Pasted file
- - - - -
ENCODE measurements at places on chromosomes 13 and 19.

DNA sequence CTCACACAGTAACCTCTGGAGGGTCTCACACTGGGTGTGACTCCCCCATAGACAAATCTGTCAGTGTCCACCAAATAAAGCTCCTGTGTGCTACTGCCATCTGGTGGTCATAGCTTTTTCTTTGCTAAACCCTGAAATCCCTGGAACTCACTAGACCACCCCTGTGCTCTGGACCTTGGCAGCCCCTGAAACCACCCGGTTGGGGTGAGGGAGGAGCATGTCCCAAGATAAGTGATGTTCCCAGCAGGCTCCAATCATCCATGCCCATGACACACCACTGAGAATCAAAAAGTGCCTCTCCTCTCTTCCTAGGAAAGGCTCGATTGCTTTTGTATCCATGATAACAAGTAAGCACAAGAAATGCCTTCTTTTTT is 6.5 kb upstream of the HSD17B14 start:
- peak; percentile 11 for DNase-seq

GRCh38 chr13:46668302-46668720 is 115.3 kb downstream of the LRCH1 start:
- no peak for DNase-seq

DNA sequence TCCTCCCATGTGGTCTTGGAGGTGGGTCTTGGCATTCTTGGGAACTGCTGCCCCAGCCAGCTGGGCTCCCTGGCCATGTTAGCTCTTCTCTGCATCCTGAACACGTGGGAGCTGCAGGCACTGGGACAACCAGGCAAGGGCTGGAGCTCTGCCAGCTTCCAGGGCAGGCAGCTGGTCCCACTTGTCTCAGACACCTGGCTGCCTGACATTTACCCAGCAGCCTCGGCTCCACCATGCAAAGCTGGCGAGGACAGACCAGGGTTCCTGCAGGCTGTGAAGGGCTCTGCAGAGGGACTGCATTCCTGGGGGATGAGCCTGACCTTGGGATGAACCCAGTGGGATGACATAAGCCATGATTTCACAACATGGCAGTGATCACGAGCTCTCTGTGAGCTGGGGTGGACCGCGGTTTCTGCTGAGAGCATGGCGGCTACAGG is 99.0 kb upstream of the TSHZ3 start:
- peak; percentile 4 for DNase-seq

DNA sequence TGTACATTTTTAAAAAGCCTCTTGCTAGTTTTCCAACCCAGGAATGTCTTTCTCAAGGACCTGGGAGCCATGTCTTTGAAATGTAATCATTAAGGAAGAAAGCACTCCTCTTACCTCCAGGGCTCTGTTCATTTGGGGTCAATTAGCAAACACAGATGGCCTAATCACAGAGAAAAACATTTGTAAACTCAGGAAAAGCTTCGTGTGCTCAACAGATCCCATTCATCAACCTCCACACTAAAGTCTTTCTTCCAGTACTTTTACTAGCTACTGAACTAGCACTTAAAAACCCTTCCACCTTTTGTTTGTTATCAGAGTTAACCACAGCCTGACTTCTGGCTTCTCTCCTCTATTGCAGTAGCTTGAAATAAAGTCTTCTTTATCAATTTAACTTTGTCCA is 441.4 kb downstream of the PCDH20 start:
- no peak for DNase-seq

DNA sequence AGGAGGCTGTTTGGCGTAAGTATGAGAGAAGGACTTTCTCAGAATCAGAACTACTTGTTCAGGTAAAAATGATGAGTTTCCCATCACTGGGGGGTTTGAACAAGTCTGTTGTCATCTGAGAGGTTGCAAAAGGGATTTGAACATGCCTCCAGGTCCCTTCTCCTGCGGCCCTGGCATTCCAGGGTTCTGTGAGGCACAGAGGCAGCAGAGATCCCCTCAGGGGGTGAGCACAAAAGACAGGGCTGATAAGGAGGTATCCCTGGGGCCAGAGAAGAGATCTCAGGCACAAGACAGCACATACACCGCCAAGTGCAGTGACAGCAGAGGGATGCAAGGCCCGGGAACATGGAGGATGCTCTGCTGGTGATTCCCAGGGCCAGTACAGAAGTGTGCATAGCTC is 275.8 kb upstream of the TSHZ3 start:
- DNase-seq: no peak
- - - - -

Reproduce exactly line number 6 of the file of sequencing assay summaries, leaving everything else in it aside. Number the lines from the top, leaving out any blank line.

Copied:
DNA sequence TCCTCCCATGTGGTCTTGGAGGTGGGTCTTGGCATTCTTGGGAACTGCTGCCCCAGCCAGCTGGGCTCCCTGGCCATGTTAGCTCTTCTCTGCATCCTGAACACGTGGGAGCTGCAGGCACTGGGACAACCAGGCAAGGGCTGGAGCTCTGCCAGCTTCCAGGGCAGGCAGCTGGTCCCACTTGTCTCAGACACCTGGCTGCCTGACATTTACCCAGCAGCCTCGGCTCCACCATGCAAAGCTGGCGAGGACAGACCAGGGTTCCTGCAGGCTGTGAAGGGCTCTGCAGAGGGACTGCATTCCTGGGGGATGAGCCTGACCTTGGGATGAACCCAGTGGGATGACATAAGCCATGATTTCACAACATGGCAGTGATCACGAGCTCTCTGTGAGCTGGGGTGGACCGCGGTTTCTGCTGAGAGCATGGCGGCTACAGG is 99.0 kb upstream of the TSHZ3 start: